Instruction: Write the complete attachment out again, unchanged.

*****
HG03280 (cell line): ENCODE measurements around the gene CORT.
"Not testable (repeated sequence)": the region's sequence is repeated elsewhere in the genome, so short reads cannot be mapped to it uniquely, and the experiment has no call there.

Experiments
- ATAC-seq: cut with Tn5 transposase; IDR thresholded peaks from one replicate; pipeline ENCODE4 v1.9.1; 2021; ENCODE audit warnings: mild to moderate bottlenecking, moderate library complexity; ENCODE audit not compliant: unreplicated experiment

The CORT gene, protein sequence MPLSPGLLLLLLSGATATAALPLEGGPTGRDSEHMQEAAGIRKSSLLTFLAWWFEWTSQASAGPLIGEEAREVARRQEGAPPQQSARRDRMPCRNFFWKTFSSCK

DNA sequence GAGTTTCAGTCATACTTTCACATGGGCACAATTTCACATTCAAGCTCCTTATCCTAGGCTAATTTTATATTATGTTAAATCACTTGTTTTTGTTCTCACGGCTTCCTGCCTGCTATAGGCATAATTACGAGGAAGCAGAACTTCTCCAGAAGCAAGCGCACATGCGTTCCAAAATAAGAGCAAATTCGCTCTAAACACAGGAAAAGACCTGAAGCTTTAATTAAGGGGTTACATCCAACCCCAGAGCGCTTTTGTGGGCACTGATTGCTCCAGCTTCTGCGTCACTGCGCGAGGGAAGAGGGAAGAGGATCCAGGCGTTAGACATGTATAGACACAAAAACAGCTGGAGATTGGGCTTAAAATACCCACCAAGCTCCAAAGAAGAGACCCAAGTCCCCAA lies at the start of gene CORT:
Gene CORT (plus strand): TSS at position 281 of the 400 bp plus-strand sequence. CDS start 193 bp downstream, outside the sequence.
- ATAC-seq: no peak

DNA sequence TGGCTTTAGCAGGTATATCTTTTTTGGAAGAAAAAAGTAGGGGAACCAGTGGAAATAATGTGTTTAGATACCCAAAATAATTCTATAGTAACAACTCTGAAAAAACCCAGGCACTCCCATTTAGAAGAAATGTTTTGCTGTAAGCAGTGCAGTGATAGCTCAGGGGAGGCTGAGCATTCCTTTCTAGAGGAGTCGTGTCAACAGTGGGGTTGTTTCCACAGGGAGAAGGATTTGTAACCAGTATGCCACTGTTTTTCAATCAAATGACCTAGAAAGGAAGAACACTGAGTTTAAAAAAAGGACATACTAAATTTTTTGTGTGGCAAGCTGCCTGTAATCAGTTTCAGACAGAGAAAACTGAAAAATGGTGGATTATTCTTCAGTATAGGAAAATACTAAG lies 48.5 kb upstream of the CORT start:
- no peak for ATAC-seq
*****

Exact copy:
HG03280 (cell line): ENCODE measurements around the gene CORT.
"Not testable (repeated sequence)": the region's sequence is repeated elsewhere in the genome, so short reads cannot be mapped to it uniquely, and the experiment has no call there.

Experiments
- ATAC-seq: cut with Tn5 transposase; IDR thresholded peaks from one replicate; pipeline ENCODE4 v1.9.1; 2021; ENCODE audit warnings: mild to moderate bottlenecking, moderate library complexity; ENCODE audit not compliant: unreplicated experiment

The CORT gene, protein sequence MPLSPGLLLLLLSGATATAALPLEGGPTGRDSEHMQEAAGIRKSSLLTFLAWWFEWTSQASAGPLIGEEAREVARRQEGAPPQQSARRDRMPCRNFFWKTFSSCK

DNA sequence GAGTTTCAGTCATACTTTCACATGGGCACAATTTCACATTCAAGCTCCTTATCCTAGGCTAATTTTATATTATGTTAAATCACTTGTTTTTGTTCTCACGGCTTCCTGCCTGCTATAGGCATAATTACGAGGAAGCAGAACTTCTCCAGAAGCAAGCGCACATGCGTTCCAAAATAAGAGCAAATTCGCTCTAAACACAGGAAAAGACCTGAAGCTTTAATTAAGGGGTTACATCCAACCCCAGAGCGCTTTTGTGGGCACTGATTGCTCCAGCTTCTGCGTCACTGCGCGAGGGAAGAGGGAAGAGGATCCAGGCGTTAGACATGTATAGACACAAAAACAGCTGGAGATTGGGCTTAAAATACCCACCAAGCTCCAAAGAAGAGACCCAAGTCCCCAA lies at the start of gene CORT:
Gene CORT (plus strand): TSS at position 281 of the 400 bp plus-strand sequence. CDS start 193 bp downstream, outside the sequence.
- ATAC-seq: no peak

DNA sequence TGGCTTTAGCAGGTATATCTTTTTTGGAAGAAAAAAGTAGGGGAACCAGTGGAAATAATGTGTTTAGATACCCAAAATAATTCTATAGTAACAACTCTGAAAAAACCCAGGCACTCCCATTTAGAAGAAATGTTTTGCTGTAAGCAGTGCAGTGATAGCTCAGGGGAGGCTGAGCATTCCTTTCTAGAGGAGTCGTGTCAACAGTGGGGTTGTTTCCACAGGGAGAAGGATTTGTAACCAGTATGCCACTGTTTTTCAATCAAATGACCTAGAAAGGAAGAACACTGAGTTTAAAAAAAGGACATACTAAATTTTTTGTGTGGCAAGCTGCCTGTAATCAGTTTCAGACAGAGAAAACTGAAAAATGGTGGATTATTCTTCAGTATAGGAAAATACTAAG lies 48.5 kb upstream of the CORT start:
- no peak for ATAC-seq